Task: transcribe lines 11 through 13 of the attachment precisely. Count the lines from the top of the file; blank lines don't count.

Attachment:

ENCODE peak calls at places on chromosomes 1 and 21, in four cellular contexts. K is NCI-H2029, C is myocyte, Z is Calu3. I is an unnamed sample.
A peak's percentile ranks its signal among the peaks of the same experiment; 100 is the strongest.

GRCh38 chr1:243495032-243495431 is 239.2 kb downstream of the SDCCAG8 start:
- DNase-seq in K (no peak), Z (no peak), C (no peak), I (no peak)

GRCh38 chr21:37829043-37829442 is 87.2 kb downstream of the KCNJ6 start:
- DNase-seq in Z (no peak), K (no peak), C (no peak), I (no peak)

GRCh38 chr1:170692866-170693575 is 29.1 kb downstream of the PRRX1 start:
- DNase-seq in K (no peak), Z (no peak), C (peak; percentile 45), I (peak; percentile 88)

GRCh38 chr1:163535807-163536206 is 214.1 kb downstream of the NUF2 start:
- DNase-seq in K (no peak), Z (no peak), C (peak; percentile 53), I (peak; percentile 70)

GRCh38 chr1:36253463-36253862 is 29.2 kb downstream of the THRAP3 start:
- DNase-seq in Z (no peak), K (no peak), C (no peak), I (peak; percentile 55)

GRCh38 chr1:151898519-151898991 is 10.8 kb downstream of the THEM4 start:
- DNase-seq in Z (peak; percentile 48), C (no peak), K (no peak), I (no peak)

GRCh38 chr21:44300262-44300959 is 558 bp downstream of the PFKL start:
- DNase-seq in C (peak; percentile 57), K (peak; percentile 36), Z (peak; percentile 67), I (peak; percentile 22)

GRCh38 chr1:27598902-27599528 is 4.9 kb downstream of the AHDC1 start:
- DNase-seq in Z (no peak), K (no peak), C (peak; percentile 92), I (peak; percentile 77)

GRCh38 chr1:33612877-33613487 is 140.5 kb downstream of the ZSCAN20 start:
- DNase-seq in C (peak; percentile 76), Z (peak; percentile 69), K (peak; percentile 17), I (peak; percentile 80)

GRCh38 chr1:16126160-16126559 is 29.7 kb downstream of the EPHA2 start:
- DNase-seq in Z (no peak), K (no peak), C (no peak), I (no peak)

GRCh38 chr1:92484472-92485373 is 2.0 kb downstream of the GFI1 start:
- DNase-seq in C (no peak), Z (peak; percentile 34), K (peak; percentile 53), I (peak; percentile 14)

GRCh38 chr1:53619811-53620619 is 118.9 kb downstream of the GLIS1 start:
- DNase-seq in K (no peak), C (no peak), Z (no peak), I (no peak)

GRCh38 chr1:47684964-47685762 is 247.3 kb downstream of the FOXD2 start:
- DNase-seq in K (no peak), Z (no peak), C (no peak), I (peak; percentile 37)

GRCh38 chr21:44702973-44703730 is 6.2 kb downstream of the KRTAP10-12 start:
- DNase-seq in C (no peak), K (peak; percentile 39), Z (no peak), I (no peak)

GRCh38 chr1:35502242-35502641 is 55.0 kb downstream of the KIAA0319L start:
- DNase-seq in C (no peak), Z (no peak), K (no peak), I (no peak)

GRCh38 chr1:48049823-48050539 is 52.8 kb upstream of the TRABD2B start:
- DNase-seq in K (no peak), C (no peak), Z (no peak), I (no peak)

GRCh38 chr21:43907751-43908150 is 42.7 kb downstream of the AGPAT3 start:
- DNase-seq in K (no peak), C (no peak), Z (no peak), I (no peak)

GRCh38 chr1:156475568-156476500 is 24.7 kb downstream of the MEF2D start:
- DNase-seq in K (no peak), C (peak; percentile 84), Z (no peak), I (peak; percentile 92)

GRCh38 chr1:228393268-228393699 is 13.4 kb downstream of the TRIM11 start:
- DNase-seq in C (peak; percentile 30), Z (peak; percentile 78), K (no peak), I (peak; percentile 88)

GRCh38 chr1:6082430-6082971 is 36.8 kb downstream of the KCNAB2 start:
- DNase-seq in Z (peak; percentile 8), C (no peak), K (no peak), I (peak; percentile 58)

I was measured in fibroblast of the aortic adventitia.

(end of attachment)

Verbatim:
GRCh38 chr1:36253463-36253862 is 29.2 kb downstream of the THRAP3 start:
- DNase-seq in Z (no peak), K (no peak), C (no peak), I (peak; percentile 55)

GRCh38 chr1:151898519-151898991 is 10.8 kb downstream of the THEM4 start: